January 2021 Hot Topic: Lifestyle Factors Prevent GERD in Women

Woman about to exercise outside


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Gastroesophageal reflux disease (GERD) is one of the more common presenting complaints in primary care, affecting nearly 30% of the US population.1 Acid-blocking medications to relieve the symptoms of GERD, such as histamine receptor antagonists (H2RAs) and especially proton pump inhibitors (PPIs), which are easily available over the counter and by prescription, have increasingly been found to raise the risk of several chronic diseases, including bone fractures,2 chronic kidney disease,3 pneumonia,2 enteric infections,4 gastric cancer,5 and diabetes,6 and are also well-known to be difficult to stop due to rebound reflux.7,8 Despite clinical expertise showing that lifestyle changes can be highly effective at treating GERD, very little prospective evidence exists to support the connection between lifestyle and GERD risk. Now, a new study demonstrates that living an “antireflux” lifestyle can greatly reduce the risk of GERD in women, even among those who begin taking acid-blocking medications.9

The study, published in JAMA Internal Medicine, examined the association of dietary and lifestyle factors with the risk of GERD symptoms in nearly 43,000 women in the Nurses’ Health Study II.9 Women were excluded if at baseline they reported GERD symptoms weekly or more, had cancer, or regularly used PPIs or H2RAs. They found that five factors reduce the incidence of reflux symptoms by 40%: maintaining a healthy body weight, staying physically active, not smoking, minimizing intake of coffee, tea, or soda, and eating a healthy diet. Specifically, the researchers calculated an antireflux lifestyle score from zero to five based on five binary factors: normal weight (BMI >18.5 and <25.0); never smoking; moderate-to-vigorous physical activity for at least 30 minutes daily; no more than two cups of coffee, tea, or soda daily; and a prudent diet, which is characterized by higher intakes of fruits, vegetables, legumes, fish, poultry, and whole grains.10 Women were considered to have GERD symptoms if they reported acid reflux or heartburn at least weekly.

The results showed that, compared with women who did not have the antireflux lifestyle factors, the hazard ratio for GERD symptoms was 0.50 for those with all five antireflux lifestyle factors. The proportion of cases of GERD symptoms that may be prevented by all five factors included in the antireflux lifestyle score was 37%. Adhering to an antireflux lifestyle was associated with a decreased risk of GERD symptoms even among the subset of women who initiated a PPI and/or H2RA during follow-up (HR=0.32 for those with all five factors versus none).

The authors also quantified the role that each of the five factors played individually in preventing GERD, and never smoking had the least impact (multivariable HR=0.94), followed by coffee, soda, and tea intake (0.92), physical activity (0.91), healthy diet (0.87), and healthy weight (0.69).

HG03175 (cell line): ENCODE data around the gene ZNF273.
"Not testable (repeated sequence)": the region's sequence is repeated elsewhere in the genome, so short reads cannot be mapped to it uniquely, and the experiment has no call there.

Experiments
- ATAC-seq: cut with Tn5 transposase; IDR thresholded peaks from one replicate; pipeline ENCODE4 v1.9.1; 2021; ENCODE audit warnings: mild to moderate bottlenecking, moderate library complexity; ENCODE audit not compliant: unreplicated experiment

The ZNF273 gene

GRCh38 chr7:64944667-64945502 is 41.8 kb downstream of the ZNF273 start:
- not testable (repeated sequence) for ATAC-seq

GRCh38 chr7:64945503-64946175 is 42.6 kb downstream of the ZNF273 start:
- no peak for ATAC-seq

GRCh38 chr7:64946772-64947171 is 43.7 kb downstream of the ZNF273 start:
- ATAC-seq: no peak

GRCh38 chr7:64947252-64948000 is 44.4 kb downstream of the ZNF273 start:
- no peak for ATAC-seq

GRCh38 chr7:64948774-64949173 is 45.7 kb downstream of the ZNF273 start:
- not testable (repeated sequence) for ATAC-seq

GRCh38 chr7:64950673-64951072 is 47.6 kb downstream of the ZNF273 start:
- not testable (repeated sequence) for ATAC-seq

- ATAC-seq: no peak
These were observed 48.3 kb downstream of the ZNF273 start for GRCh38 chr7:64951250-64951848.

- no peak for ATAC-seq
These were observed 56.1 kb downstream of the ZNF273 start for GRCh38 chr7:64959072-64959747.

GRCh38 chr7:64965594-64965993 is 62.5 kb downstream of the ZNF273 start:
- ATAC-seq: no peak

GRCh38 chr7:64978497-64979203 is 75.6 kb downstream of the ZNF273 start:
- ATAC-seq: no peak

While these results may not be particularly surprising, they do provide more prospective evidence that lifestyle changes can both prevent and treat common complaints like GERD. While only four of the five factors in the study are truly modifiable (the smoking factor was “never smoked,” which current and former smokers cannot modify), the other four (attaining a healthy weight, getting moderate exercise, moderate intake of coffee, tea, or soda, and a healthy dietary pattern) are aligned with general advice given to many chronic disease patients. Functional medicine is especially suited to helping patients make these changes successfully and sustainably, which is a big part of the reason that patients often see functional medicine practitioners for both GERD symptoms and to help them get off of their acid-blocking medications.


  1. Peery AF, Crockett SD, Murphy CC, et al. Burden and cost of gastrointestinal, liver, and pancreatic diseases in the United States: update 2018. Gastroenterology. 2019;156(1):254-272.e11. doi:1053/j.gastro.2018.08.063
  2. Takagi T, Naito Y, Inoue R, et al. The influence of long-term use of proton pump inhibitors on the gut microbiota: an age-sex-matched case-control study. J Clin Biochem Nutr. 2018;62(1):100-105. doi:3164/jcbn.17-78
  3. Li T, Xie Y, Al-Aly Z. The association of proton pump inhibitors and chronic kidney disease: cause or confounding? Curr Opin Nephrol Hypertens. 2018;27(3):182-187. doi:1097/MNH.0000000000000406
  4. Moayyedi P, Eikelboom JW, Bosch J, et al. Safety of proton pump inhibitors based on large, multi-year, randomized trial of patients receiving rivaroxaban or aspirin. Gastroenterology. 2019;157(3):682-691.e2. doi:1053/j.gastro.2019.05.056
  5. Cheung KS, Chan EW, Wong AYS, Chen L, Wong ICK, Leung WK. Long-term proton pump inhibitors and risk of gastric cancer development after treatment for Helicobacter pylori: a population-based study. 2018;67(1):28-35. doi:10.1136/gutjnl-2017-314605
  6. Yuan J, He Q, Nguyen LH, et alRegular use of proton pump inhibitors and risk of type 2 diabetes: results from three prospective cohort studies. Published online September 28, 2020. doi:10.1136/gutjnl-2020-322557
  7. Pandolfino J. Discontinuation of proton pump inhibitor therapy and the role of esophageal testing. Gastroenterol Hepatol (NY). 2013;9(11):747-764.
  8. Helgadottir H, Bjornsson ES. Problems associated with deprescribing of proton pump inhibitors. Int J Mol Sci. 2019;20(21):5469. doi:3390/ijms20215469
  9. Mehta RS, Nguyen LH, Ma W, Staller K, Song M, Chan AT. Association of diet and lifestyle with the risk of gastroesophageal reflux disease symptoms in US women.
    JAMA Intern Med. Published online January 4, 2021. doi:1001/jamainternmed.2020.7238
  10. Fung T, Hu FB, Fuchs C, et al. Major dietary patterns and the risk of colorectal cancer in women. Arch Intern Med. 2003;163(3):309-314. doi:1001/archinte.163.3.309